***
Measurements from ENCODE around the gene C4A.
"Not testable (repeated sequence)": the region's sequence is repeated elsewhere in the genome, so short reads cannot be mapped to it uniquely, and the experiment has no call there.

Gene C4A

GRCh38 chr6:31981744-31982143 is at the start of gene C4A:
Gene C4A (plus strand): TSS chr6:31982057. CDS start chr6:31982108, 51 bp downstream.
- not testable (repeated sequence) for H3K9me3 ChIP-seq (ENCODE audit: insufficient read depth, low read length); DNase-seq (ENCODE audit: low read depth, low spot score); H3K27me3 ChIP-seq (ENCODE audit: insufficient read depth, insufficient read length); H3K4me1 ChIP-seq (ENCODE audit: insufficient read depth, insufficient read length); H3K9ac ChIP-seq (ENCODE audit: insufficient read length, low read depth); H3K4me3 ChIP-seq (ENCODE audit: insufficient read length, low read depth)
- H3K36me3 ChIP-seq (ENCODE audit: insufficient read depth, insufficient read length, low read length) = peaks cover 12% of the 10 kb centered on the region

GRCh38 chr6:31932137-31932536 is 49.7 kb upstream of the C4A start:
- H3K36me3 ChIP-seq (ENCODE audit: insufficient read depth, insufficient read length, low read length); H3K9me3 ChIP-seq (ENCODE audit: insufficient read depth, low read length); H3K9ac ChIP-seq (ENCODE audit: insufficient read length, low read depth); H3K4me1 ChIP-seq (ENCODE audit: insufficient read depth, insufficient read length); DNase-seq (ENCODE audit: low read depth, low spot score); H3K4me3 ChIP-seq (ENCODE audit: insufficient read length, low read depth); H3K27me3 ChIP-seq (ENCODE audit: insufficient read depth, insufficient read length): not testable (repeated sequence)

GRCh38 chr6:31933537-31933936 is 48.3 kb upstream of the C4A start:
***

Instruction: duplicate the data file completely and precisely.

Measurements from ENCODE around the gene C4A.
"Not testable (repeated sequence)": the region's sequence is repeated elsewhere in the genome, so short reads cannot be mapped to it uniquely, and the experiment has no call there.

Gene C4A

GRCh38 chr6:31981744-31982143 is at the start of gene C4A:
Gene C4A (plus strand): TSS chr6:31982057. CDS start chr6:31982108, 51 bp downstream.
- not testable (repeated sequence) for H3K9me3 ChIP-seq (ENCODE audit: insufficient read depth, low read length); DNase-seq (ENCODE audit: low read depth, low spot score); H3K27me3 ChIP-seq (ENCODE audit: insufficient read depth, insufficient read length); H3K4me1 ChIP-seq (ENCODE audit: insufficient read depth, insufficient read length); H3K9ac ChIP-seq (ENCODE audit: insufficient read length, low read depth); H3K4me3 ChIP-seq (ENCODE audit: insufficient read length, low read depth)
- H3K36me3 ChIP-seq (ENCODE audit: insufficient read depth, insufficient read length, low read length) = peaks cover 12% of the 10 kb centered on the region

GRCh38 chr6:31932137-31932536 is 49.7 kb upstream of the C4A start:
- H3K36me3 ChIP-seq (ENCODE audit: insufficient read depth, insufficient read length, low read length); H3K9me3 ChIP-seq (ENCODE audit: insufficient read depth, low read length); H3K9ac ChIP-seq (ENCODE audit: insufficient read length, low read depth); H3K4me1 ChIP-seq (ENCODE audit: insufficient read depth, insufficient read length); DNase-seq (ENCODE audit: low read depth, low spot score); H3K4me3 ChIP-seq (ENCODE audit: insufficient read length, low read depth); H3K27me3 ChIP-seq (ENCODE audit: insufficient read depth, insufficient read length): not testable (repeated sequence)

GRCh38 chr6:31933537-31933936 is 48.3 kb upstream of the C4A start: